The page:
Wednesday, April 15, 2009

Spring Break in Italy

It's a really long, boring story...but through a twist of fate, Roger and I were able to go to Italy last month. I went with my girlfriend last year, and I was able to go back and take Roger with me. We were there over spring break...5 nights and 6 days. We had a blast! I was able to be a "tour guide", and I loved it. Our hotel was in ancient Rome, so we just walked out the door and down the block to visit the Colosseum, the Forum, and all the ruins of ancient Rome. We visited the Vatican and went to the top of the dome in St. Peter's Basilica. We went into the basement of St. Peter's and walked by the crypt of St. Peter himself! Ok, this man knew Jesus! And his remains were right there! Behind the rope, behind the glass, behind the security guard... We also saw the casket of Pope John Paul in the next room. Anyway, it was a fabulous trip.

The one thing we did this time that I didn't do on my first trip was take a train down to the city of Pompeii. Pompeii is about 2 1/2 hours from Rome by train, so I was tempted to just skip it. But, my 6 year-old actually studied Pompeii this year. When he found out that we were thinking about visiting Pompeii, he said, "Mom, all I want is something from Pompeii." Oh brother! I could have picked up something from Rome and faked it...told him it was from Pompeii...but I just couldn't do it. So, off we went. 5 hours round trip! It was the town that was buried about 2000 years ago from a volcanic eruption. The volcano, Mt. Vesuvius, is really there!! And the town, well, it's really there too. It was completely different than I imagined it. The town of Pompeii is about the size of Siloam Springs, not some little, tiny village that you can just look at and see the whole thing. It was really quite big. We were there for about 5 hours and still didn't see it all. I took a few pictures, but eventually, they all begin to look the same.

This is at temple in the Pompeii Forum, where they did all the government stuff. Sort of their version of Washington DC. Their worship of gods was intricately interwoven in their government. Imagine that!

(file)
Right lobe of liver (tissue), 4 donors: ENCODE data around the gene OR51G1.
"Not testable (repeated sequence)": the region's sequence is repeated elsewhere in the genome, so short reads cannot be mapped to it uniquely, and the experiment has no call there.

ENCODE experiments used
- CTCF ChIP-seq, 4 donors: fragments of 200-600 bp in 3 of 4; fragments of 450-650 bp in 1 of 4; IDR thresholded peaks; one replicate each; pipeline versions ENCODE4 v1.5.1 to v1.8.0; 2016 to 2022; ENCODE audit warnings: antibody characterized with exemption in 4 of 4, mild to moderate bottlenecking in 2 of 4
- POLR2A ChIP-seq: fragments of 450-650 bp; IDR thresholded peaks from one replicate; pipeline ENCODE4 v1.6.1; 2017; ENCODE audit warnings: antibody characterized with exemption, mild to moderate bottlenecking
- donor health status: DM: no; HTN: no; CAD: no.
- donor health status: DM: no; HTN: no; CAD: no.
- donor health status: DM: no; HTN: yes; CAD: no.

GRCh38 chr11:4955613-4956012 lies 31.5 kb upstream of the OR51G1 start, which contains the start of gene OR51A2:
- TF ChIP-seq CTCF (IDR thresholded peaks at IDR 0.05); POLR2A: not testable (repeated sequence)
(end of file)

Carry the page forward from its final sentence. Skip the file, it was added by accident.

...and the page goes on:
Below is a picture of their small amphitheater. There are 2 more, and one of them is about the size of a football stadium. They had their own version of gladiator events.

This picture is to prove that we were actually there :-) I'm holding the Rick Steves guidebook, like a true tourist.

The museum had the plaster casts of the people that they found buried. When the volcano erupted, it spewed so much soot and debris that most people were killed when their roofs caved in on them. If they weren't killed by that, they suffocated. When they excavated the city, they would send small sensors down into the ground. When they would find a pocket of space, they would send plaster down into the tiny hole to fill the space. They would often find that the space was in the shape of a person, which meant that the person had been covered, and then had decomposed, but the shape of his body had been left behind.

I wonder if this person was praying when he died? Or trying to cover his mouth so he could breathe.
This person's skull was still intact when they recovered him.

Fabulous trip. Fabulous time.


Christy said...

Very cool, Trish!! I had no idea they plaster casted like that. I think the person was praying! I'm so glad you shared some pictures. Really interesting!

Sun-Kissed Savages said...

Wow!! Incredible opportunity!! I'm so glad that you guys were able to go.
I'm curious now...what did you bring back from Pompeii??

Okay, the whole body plasters are interesting, but also so sad and morbid. :-( I would like to think he was praying... But to THE God? Probably not, which is even more sad.

Still L-O-V-E the picture! Especially the one with you in it!

AfricaBleu said...

Awesome--wonderful pics.

Clare said...

I'm glad to see someone enjoyed Pompeii as much as I did. The people I went with thought it was morbid that I so intrigued by it. But perfectly preserved? Thats fascinating.